Jeff Kolpack, Published September 06 2012
Kolpack: Paying student-athletes could get messy
The motion passed and will be used on a limited basis by a few major schools this season. But it’s also getting a major review and may not withstand the second-guessing legislative scrutiny, said NDSU men’s basketball coach Saul Phillips.
Initially, I had visions of enormous fraud. If there was a check for $2,000 in your file on financial aid pickup day, who’s to say there won’t be another one at the bottom of your locker? There are thousands of athletes on scholarship across the country, which makes for a lot of accounting.
These kids are already being paid handsomely in terms of a scholarship. A full ride at North Dakota State for five years, for example, amounts to more than $75,000.
Need more? Get a job.
I had three at one time for at least a couple of years in college, and this is where I’m warming to Emmert’s pay-the-athletes philosophy. I had three jobs because I had the time to do them.
You do not in athletics anymore, especially at the Division I level. In football, you have the regular season, winter workouts, spring football and summer workouts. There’s also this thing called school.
Phillips said his players have about 20 hours a week available to work during the summer.
“During the season, it’s about impossible,” he said.
About the only time Bison football players have time for a job is in the summer – after morning weightlifting and before late afternoon running. And most do find some type of job between those hours.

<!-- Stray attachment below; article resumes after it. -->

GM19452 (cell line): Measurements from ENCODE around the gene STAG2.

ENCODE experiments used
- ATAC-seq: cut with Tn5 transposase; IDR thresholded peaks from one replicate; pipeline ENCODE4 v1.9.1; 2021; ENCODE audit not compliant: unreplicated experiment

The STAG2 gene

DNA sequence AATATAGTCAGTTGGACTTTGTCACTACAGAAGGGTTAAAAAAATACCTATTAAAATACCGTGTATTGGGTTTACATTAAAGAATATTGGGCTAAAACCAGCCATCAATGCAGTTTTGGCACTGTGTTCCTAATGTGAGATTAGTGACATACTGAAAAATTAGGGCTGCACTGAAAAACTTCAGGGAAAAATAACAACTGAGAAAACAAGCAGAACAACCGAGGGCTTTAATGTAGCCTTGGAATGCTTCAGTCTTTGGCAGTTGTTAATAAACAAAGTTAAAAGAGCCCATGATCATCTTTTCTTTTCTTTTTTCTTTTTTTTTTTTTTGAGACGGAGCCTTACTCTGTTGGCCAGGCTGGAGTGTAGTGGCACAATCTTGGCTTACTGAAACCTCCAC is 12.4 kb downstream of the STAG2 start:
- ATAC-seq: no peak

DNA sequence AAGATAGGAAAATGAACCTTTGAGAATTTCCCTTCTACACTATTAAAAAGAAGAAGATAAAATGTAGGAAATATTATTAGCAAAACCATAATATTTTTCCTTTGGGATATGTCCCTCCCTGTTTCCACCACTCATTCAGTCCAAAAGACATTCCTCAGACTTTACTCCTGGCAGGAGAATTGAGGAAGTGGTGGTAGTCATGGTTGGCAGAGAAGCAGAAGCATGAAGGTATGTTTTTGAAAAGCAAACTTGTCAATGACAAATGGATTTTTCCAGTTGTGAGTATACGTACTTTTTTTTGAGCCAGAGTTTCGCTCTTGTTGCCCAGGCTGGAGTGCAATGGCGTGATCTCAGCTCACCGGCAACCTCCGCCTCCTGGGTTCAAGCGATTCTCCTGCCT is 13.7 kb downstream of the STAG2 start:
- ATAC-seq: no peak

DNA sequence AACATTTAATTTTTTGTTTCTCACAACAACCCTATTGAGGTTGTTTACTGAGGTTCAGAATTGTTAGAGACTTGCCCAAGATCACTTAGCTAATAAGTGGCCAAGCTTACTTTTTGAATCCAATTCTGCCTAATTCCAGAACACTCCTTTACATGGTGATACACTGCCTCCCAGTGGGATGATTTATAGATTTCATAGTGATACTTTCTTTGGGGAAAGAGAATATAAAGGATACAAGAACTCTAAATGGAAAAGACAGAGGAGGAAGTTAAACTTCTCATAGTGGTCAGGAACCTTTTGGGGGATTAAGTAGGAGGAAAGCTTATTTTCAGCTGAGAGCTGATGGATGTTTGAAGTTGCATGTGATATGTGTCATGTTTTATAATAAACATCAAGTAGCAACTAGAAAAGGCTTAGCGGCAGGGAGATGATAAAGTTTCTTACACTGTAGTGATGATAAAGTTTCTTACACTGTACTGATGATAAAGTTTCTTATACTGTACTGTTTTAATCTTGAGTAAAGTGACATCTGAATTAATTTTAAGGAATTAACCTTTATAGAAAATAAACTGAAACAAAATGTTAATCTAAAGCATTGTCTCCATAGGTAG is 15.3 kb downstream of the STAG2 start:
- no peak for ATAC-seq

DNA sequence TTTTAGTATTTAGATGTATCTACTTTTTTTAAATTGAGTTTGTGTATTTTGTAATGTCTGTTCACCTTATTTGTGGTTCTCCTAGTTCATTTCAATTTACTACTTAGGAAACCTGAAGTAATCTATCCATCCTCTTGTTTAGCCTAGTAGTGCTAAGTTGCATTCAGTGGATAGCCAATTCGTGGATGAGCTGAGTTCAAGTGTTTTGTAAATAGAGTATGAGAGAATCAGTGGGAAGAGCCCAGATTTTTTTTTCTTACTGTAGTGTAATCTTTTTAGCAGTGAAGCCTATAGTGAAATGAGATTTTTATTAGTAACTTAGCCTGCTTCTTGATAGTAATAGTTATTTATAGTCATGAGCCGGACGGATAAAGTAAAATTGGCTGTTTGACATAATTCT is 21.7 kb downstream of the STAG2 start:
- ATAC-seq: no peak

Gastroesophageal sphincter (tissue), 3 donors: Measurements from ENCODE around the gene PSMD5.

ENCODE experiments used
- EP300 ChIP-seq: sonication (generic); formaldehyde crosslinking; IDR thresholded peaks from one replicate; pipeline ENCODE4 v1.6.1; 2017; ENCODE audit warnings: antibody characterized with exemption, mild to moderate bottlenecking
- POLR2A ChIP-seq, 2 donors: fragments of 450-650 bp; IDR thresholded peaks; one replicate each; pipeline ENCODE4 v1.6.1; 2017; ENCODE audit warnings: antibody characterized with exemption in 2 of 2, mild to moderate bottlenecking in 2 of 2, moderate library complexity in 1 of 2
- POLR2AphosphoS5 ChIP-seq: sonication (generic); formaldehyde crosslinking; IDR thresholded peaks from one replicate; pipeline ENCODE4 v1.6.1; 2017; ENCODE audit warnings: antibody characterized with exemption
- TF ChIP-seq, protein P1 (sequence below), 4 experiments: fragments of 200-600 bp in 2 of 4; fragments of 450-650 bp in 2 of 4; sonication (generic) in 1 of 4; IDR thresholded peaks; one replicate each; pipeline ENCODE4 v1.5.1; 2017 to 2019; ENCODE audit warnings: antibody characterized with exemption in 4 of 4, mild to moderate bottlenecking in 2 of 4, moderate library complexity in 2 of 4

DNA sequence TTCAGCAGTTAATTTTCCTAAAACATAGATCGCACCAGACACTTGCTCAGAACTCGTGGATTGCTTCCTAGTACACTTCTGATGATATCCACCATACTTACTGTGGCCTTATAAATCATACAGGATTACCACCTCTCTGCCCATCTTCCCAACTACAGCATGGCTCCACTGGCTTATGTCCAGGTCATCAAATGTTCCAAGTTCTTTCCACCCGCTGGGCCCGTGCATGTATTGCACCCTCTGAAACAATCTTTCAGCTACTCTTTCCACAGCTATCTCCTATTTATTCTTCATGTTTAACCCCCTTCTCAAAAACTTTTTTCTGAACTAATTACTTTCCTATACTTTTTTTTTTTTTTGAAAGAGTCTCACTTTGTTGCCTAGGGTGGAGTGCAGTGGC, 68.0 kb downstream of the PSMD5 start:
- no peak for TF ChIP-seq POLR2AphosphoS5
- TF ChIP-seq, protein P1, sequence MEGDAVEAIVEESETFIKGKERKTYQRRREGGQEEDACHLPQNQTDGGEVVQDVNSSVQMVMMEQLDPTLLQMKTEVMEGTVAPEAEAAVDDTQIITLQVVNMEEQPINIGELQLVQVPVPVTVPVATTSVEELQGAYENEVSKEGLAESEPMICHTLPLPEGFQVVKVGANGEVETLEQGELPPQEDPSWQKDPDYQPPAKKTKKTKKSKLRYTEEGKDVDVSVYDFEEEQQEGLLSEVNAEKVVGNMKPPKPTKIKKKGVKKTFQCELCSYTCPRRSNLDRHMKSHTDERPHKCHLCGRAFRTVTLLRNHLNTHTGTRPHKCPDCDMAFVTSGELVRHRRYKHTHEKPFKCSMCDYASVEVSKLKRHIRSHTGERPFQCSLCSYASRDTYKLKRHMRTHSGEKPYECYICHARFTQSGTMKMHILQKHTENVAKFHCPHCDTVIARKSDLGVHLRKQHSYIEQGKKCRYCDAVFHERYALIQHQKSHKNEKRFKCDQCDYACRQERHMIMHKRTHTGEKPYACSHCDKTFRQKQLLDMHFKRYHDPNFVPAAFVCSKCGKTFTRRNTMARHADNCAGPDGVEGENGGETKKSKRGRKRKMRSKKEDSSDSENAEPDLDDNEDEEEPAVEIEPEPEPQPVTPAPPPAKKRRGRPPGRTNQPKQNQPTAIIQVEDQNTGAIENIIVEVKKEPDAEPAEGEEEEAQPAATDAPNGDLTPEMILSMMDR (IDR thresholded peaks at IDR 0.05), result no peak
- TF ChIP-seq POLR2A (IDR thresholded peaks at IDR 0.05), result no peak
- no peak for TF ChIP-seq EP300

But there are also limited options for two-month jobs, so you’re left doing stuff like working for a company that is seeking petitions. This week, eight NDSU players were charged with voter fraud, a summer job that was apparently not performed very well.
Even if the NCAA decided to pay athletes five years ago, that may have still happened. But the point is that athletes already have a 12-month, full-time job they can’t get out of: their sport. They have to pay rent. They have to eat.
There are a lot of adults who are making a lot of money off of young adults who have limited time for a job across the country.
Whenever an NCAA president comes out in favor of anything, I get suspicious. But the reality of giving athletes a stipend is becoming more complex than Emmert probably once thought.
Most schools couldn’t afford to pay every athlete. If you select certain sports, which ones? If there are 110 football players, how many female athletes figure in the equation?
Phillips said he has mixed feelings on Emmert’s idea.
“Philosophically, I’m in favor, but I have yet to see a model that works for everybody,” he said. “A college education is a pretty good deal as it is. I don’t know how you would enforce it fairly with equity in mind.”
Forum reporter Jeff Kolpack can be reached at (701) 241-5546. Kolpack’s NDSU media blog can be found at www.areavoices.com/bisonmedia
Kolpack is the host of the WDAY Golf Show Saturdays from 8-9 a.m. on 970-AM.